Federal courts are expected to address the role of climate in oil, gas and power rules.
According to E&E News, in February, the nation’s highest bench will consider the scope of EPA’s authority to regulate carbon emissions from power plants. In the lower courts, judges will consider whether the Interior Department can suspend new oil and gas leasing on federal lands and how the federal government can incorporate emissions cost estimates into regulatory decision making.
Some of the cases will be heard by conservative judges who may be interested in blocking the Biden administration from achieving its ambitious climate goal of slashing emissions by about 50 percent from 2005 levels by 2030.
“I think that there’s some concern within the advocacy community about the makeup of the courts and how those bedrock principles of administrative law stand up in the face of judges … who are fundamentally skeptical of the administrative state,” said Michael Burger, the executive director of Columbia University’s Sabin Center for Climate Change Law.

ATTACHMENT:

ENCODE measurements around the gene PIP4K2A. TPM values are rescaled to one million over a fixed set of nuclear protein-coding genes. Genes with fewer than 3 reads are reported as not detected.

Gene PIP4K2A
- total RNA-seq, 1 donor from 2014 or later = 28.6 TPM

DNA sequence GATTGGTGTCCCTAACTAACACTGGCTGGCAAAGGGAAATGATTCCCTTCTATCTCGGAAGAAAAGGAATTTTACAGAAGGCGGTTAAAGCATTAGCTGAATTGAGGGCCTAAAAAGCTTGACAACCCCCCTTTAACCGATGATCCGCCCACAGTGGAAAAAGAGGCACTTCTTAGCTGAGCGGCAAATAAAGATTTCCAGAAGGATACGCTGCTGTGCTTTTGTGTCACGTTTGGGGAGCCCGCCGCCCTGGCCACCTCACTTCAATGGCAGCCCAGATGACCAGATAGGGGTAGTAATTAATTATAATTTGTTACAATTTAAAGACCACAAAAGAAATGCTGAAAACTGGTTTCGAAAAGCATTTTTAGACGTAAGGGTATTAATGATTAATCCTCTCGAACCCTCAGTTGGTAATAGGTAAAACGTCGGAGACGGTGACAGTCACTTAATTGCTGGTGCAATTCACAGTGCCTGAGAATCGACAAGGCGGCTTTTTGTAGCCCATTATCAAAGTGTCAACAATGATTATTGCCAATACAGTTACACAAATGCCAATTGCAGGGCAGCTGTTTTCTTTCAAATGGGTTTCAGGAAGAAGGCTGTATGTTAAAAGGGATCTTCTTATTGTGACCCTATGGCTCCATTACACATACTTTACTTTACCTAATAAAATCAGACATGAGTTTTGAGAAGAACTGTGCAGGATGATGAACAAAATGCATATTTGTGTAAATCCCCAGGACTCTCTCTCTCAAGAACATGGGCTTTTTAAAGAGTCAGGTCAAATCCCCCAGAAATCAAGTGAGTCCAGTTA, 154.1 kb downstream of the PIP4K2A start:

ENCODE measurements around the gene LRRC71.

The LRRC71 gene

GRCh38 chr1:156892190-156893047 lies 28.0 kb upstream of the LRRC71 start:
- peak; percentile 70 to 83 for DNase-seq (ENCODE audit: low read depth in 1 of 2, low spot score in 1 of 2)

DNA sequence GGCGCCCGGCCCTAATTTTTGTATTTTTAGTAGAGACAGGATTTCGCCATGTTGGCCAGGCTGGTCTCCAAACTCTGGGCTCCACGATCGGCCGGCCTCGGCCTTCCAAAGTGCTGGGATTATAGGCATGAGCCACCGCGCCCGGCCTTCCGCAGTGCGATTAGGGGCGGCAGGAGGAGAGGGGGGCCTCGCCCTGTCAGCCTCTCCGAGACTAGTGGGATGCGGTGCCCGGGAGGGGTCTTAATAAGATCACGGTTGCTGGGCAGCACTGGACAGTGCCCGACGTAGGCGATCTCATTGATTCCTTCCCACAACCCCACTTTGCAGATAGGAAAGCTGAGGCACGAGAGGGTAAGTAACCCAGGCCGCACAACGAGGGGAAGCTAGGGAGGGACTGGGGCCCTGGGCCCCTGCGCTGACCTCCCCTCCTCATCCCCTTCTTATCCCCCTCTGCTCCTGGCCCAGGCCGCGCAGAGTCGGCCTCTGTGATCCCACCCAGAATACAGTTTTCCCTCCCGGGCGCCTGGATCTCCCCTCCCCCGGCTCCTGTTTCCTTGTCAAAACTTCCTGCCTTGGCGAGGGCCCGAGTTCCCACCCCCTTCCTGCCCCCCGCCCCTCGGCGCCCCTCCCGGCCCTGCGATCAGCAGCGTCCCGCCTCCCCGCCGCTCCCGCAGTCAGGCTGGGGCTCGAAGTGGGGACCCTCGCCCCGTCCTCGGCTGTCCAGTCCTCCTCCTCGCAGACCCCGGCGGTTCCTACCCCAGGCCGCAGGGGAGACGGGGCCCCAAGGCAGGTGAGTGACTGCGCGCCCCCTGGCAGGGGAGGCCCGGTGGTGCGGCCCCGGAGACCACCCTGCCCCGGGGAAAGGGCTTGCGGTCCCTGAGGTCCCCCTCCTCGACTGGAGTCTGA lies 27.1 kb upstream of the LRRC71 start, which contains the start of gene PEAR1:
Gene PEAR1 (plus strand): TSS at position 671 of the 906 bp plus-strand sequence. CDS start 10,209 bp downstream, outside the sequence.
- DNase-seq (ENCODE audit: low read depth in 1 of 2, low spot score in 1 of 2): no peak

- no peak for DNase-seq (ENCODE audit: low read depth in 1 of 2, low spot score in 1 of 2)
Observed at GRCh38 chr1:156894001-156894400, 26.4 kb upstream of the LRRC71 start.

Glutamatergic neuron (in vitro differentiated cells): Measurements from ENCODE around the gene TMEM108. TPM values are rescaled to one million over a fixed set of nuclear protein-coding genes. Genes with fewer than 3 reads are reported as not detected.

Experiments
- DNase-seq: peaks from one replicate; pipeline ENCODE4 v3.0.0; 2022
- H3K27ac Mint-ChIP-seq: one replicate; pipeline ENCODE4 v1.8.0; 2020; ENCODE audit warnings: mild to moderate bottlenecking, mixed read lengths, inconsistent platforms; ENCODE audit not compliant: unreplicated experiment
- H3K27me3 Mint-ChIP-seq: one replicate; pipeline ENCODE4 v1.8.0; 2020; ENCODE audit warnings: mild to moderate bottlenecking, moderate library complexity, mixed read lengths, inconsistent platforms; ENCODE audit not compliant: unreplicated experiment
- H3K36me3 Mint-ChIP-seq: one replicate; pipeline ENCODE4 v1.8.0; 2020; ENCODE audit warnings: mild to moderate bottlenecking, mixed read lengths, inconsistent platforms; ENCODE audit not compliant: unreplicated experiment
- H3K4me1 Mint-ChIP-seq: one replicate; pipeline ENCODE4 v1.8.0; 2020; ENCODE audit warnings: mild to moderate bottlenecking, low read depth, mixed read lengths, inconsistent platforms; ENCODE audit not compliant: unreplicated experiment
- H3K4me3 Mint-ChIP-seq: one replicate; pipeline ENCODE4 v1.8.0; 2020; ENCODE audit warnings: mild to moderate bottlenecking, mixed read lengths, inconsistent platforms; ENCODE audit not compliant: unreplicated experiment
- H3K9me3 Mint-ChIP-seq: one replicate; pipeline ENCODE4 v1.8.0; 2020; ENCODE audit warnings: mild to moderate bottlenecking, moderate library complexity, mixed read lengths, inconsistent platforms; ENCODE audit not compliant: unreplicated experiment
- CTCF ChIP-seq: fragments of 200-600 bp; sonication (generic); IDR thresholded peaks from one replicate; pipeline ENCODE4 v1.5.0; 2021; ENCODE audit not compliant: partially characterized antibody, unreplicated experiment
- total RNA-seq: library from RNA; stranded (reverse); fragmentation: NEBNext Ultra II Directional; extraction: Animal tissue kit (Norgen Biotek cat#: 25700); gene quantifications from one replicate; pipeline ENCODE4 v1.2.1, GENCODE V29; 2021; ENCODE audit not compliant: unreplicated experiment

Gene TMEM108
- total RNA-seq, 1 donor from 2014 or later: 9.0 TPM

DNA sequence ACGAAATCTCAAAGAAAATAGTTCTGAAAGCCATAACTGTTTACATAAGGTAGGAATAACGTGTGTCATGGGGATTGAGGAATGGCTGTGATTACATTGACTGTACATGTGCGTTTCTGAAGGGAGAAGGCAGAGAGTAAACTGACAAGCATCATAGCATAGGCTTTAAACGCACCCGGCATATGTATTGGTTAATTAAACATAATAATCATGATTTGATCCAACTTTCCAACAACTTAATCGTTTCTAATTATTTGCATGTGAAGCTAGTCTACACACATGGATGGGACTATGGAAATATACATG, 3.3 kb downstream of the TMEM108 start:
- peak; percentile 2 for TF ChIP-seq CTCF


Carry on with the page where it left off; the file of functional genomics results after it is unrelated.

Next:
This year’s court rulings could also provide answers to long-percolating questions about how federal judges will address regulatory uncertainty as rules change from one administration to the next.
“These are some of the most fundamental, quasi-constitutional issues of modern administration,” said Adam White, co-executive director of George Mason University’s C. Boyden Gray Center for the Study of the Administrative State. “Ultimately, I think that’s what these cases might well be remembered for after they’re decided.”
Legal experts said the Biden administration is likely drafting proposed environmental rules that can endure review by a Supreme Court with a 6-3 conservative majority.